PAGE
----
Of course industrialization is already causing small scale climate changes around the world. Greenhouse gases are only one of the ways that this is happening. Agriculture and cities change how much dust gets generated and, as was demonstrated by the airline shutdown in America after the 9/11 attacks, jet contrails change temperature ranges. Many other examples can be cited. But these activities are carried out for reasons other than intentional climate change and most governments support the right of their own peoples to carry out these various climate-changing activities. Few human activities are currently carried out for the sole purpose of climate change (cloud seeding for rain being the only one I can think of). So people will still draw a distinction between intentional and unintentional climate change.
One might be able to argue that climate engineering to dampen the energy of hurricanes would cause changes that are smaller than the changes we are already causing. However, unless the dampening down will reduce the hurricane into a mild storm the danger is that the hurricane might change course and in doing so cause damage to different towns and cities. The problem is that while the total amount of damage may be less the people who suffer it will claim they have a right not to have artificially induced damage inflicted on them as a consequence of reducing a much larger amount of damage elsewhere.
So does that mean that climate engineering is beyond the realm of political feasibility? I can see one reason why the vast bulk of the population of many countries may decide to support it: to reverse a sudden, large, and painful change in the climate. I've previously posted a link on ParaPundit.com about the possibility that the Atlantic Conveyor that brings heat up from the Gulf Stream to keep the North Atlantic and Europe much warmer could stop running if the salinity of the north Atlantic drops too low (and as you can see by clicking thru it is dropping).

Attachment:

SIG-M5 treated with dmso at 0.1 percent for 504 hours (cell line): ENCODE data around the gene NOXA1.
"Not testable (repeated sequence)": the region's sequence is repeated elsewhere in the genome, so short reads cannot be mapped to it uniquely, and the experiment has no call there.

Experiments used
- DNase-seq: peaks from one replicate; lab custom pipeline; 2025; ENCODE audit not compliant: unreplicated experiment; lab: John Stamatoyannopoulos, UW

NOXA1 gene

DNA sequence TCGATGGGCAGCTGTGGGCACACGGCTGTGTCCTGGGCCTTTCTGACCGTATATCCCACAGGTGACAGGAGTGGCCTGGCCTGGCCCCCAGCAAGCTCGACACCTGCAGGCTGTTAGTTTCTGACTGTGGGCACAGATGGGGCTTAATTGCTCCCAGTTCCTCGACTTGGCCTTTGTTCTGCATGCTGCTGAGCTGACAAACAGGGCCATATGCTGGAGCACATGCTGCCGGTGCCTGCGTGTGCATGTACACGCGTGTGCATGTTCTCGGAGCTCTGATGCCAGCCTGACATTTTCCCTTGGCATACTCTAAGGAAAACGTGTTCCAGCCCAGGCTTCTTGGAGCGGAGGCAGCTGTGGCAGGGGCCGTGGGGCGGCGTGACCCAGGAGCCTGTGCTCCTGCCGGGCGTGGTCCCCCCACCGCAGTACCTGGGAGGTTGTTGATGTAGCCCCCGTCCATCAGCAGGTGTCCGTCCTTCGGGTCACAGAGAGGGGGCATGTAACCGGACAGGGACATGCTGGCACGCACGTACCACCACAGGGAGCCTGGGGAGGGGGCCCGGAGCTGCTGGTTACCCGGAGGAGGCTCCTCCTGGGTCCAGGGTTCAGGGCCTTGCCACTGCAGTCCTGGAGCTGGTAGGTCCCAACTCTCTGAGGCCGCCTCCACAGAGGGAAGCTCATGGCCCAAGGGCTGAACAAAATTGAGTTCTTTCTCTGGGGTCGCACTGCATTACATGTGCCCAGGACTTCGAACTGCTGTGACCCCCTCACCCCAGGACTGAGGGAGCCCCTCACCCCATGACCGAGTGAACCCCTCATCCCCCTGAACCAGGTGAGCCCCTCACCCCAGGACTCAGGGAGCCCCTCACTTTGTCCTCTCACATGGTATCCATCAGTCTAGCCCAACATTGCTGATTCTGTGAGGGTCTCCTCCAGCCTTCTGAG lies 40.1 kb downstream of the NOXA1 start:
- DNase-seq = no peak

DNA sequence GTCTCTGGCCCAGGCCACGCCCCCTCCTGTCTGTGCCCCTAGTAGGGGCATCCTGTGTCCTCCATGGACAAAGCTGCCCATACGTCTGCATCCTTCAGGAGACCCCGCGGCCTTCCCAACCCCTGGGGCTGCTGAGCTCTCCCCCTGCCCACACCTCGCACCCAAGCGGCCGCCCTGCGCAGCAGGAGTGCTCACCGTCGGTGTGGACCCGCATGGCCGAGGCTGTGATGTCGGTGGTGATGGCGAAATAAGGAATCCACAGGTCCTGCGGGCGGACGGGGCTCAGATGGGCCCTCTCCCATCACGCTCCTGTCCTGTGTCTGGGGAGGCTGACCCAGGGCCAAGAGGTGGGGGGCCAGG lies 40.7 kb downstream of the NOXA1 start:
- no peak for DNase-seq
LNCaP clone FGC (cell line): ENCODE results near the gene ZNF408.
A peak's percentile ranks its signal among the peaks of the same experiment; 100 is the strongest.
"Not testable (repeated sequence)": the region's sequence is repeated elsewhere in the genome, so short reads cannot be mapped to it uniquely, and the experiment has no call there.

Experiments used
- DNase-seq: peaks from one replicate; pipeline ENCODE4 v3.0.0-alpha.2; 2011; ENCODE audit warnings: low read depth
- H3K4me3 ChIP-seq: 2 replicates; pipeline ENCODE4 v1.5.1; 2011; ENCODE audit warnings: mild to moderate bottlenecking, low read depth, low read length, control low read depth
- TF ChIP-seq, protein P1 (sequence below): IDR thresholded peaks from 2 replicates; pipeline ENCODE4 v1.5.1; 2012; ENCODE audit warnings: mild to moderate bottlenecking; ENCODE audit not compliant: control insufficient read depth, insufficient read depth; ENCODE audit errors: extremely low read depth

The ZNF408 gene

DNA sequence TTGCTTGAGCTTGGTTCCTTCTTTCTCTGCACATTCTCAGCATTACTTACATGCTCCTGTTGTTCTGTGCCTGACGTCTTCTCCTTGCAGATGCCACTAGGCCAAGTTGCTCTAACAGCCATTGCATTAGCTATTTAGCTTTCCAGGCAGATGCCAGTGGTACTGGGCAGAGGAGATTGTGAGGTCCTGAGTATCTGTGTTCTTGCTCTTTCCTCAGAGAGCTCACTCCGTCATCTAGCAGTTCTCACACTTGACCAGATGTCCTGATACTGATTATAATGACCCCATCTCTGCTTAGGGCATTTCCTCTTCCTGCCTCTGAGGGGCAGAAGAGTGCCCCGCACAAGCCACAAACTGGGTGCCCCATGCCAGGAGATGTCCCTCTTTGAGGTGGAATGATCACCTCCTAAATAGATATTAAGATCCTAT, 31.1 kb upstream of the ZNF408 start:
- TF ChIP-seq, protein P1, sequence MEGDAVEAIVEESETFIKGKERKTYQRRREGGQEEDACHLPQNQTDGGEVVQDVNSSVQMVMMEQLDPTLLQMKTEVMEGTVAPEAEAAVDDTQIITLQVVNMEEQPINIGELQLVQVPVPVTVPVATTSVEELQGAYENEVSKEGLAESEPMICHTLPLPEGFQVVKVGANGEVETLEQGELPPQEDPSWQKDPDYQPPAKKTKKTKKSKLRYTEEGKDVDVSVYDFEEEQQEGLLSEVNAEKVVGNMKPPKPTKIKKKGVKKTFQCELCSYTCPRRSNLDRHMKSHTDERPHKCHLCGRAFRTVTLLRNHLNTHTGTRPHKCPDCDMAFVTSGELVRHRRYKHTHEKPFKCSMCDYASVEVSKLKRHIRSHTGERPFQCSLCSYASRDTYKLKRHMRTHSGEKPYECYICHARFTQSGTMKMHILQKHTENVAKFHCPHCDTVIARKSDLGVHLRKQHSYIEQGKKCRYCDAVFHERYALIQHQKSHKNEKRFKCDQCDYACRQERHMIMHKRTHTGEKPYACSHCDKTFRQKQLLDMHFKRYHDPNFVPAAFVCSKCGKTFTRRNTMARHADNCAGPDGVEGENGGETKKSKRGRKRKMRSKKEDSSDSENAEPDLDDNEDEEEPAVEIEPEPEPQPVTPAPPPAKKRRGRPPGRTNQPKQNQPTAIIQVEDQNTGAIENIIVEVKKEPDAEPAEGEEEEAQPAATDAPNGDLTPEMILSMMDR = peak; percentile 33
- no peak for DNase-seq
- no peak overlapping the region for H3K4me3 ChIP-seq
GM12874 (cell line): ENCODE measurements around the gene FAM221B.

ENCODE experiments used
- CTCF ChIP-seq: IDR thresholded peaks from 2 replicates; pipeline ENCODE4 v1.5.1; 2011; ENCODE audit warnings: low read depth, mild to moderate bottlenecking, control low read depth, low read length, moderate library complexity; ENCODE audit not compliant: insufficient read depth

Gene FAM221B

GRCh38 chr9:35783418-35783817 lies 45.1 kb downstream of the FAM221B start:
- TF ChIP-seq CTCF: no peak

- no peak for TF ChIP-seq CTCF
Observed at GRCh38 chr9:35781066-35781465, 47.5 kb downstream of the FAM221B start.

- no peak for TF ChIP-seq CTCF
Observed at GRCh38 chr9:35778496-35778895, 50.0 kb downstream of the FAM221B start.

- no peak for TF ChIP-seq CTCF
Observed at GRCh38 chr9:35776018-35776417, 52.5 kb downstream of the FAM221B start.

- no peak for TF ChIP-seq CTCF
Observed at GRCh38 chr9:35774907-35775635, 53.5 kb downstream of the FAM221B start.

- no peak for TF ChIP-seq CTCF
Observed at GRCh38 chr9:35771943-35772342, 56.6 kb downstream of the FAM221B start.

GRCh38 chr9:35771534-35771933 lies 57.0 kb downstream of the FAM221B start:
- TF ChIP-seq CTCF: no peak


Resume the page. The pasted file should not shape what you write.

It is not clear at this point that human greenhouse gas emissions are what are behind the changes in the north Atlantic salinity. We must bear in mind that large climate variations happen naturally. The Atlantic Conveyor may stop running and start running for reasons unrelated to human activity. Still, if it did stop running lots of people would decide that human activities at least contributed to the event and hence they would conclude that the event was "unnatural" (ignoring that humans are part of nature and that it is false to believe that consciousness and sentience makes us unnatural). The ability to label a large and sudden climate change as "unnatural" would open the door widespread support for an unnatural intervention to get the Conveyor running again.
It is my view that any large sudden change in climate will be labeled as unnatural. Never mind that large sudden changes in climate happen for natural reasons (ie not as a consequence of activities carried out by humans). Human impacts on the world are large enough that any large climate change can plausibly be blamed on human activity. The objections to climate engineering therefore are easier to overcome because in many cases climate engineering can be portrayed as an attempt to reverse what humanity has caused. This makes the future prospects for climate engineering much more likely that they might seem at first glance.
|Share |||Randall Parker, 2002 October 12 02:57 PM Engineering Large Scale|